Safety Dance

When I was a girl, taking refuge meant going out to the woods and climbing in under the fallen cedar tree. It was huge and full and difficult to crawl into. I had to maneuver just the right way to enter under the dome of needles. From within the branches I could peer out, feel safe in the knowledge that I could not be seen.

To some degree, working alone in the studio has been like that too for a long time. Whether dancing or drawing or constructing an environment, I could crawl deep into myself - alone in a space just for me - and see the world through whatever I'm creating. The studio, like that woodland hide-out, becomes a sanctuary. I ask my students to enter it with a kind of reverence too. Dance and art as a religion.

Lately the question of where I take refuge and what I consider religious has been present in a new way. Recent personal upheaval created a great opportunity for seeing what I tend to rely on, as opposed to what is actually reliable.  Is being invisible a reliable way to be in the world?  Can I rely on people to pay attention to me, literally depend on that attention as my vocation demands?  What do I care about deeply enough to do it every day, even when I don't want to? At times I feel trapped between public and private, secret and exhibited. The idea of being invisible was a such a pivotal part of finding safety when I was younger. How did I of all people end up being a performer? And I'm also taking jukai vows next week. So there's that. Actually taking refuge and vowing to live the precepts. In front of people.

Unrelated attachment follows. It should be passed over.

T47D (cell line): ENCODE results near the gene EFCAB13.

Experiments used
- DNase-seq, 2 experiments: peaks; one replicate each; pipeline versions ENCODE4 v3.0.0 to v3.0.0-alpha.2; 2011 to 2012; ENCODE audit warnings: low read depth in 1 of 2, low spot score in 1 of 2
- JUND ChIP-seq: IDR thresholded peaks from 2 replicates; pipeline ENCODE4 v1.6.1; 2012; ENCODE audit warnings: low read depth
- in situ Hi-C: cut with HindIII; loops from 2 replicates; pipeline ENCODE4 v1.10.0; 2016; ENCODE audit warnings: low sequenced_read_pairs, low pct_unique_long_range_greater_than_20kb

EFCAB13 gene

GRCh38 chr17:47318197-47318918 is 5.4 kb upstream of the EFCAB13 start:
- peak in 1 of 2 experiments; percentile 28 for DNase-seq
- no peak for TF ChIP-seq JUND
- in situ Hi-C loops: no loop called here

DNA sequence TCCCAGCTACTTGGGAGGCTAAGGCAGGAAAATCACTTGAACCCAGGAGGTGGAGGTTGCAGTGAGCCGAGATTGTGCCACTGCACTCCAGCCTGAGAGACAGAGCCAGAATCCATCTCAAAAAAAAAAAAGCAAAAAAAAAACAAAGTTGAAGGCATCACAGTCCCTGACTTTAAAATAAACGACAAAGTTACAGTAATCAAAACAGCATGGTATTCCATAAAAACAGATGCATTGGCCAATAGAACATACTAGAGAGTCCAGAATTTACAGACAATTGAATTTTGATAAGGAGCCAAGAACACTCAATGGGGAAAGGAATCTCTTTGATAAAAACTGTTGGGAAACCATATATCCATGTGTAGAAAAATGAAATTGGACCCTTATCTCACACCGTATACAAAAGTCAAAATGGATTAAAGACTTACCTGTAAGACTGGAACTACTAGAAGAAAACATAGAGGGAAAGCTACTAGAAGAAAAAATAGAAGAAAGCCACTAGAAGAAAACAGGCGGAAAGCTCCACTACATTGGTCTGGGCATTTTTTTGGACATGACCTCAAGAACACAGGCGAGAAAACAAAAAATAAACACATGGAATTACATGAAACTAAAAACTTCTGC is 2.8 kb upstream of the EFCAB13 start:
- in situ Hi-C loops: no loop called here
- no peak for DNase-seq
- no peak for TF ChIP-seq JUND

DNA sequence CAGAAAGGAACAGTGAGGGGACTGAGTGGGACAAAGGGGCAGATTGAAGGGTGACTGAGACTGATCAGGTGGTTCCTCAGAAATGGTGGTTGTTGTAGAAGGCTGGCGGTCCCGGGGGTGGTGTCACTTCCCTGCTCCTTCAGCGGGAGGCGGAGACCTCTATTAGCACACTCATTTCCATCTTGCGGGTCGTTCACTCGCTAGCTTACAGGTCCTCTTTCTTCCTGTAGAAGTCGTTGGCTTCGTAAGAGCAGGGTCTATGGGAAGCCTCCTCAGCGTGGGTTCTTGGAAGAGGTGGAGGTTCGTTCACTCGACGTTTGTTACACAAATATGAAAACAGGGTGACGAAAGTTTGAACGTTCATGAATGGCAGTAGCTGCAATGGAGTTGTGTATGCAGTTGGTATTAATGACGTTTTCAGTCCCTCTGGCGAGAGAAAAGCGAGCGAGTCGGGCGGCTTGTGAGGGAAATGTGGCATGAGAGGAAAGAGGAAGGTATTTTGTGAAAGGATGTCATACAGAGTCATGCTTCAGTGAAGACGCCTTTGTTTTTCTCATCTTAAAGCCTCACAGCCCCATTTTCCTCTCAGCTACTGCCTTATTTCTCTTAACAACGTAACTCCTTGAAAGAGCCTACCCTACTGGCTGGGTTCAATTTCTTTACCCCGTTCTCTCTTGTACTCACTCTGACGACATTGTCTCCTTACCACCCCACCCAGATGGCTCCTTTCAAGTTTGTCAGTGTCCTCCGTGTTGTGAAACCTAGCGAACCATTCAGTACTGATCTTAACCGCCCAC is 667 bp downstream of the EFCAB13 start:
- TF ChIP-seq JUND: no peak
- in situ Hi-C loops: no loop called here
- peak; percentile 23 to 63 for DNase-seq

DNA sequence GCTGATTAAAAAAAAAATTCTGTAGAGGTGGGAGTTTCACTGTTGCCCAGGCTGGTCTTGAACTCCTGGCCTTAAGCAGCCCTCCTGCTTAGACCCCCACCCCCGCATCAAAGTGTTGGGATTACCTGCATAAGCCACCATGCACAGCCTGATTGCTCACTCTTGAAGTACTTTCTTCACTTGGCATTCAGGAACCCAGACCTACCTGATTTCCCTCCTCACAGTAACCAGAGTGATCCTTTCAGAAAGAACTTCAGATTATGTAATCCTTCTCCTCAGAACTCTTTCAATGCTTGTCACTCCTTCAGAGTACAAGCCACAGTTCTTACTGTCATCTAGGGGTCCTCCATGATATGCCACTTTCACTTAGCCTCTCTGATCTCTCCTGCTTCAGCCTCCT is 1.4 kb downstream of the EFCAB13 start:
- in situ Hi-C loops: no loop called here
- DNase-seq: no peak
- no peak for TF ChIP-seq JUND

All the definitions of refuge I've read have in common a sense of safety and protection.  But that really isn't how I feel in the studio these days or in the Three Treasures. What I'm beginning to feel is that there is nothing to be protected from. In finding a home in the Buddha, Dharma, and Sangha I feel extended rather than sheltered, contained, protected. The line between Me and Everything Else is constantly being eroded; no cedar branches or studio door to hide behind. And sometimes that really sucks.

It is so much easier to stay in bed in the early morning and not practice. So convenient to grab a cigarette to placate my discomforts instead of digging my heels in and just feeling what I feel. The paradox here is that even when it feels awful, extending myself in my practice and in my dancing feels more truly secure than hiding in solitude. True safety, a refuge, doesn't have to feel comfortable. That's what I'm learning.

So, with homage to the era of the hollow cedar and Men Without Hats, here's what I am calling the Safety Dance:  practicing discomfort with less fear, truly taking refuge in that which we value the most, dancing deeply inside until we have danced ourselves to our outer limits.